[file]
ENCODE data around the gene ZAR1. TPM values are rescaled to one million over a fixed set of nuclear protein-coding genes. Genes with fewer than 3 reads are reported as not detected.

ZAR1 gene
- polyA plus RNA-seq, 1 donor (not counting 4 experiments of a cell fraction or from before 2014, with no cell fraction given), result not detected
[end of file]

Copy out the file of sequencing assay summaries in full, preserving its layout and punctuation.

ENCODE data around the gene ZAR1. TPM values are rescaled to one million over a fixed set of nuclear protein-coding genes. Genes with fewer than 3 reads are reported as not detected.

ZAR1 gene
- polyA plus RNA-seq, 1 donor (not counting 4 experiments of a cell fraction or from before 2014, with no cell fraction given), result not detected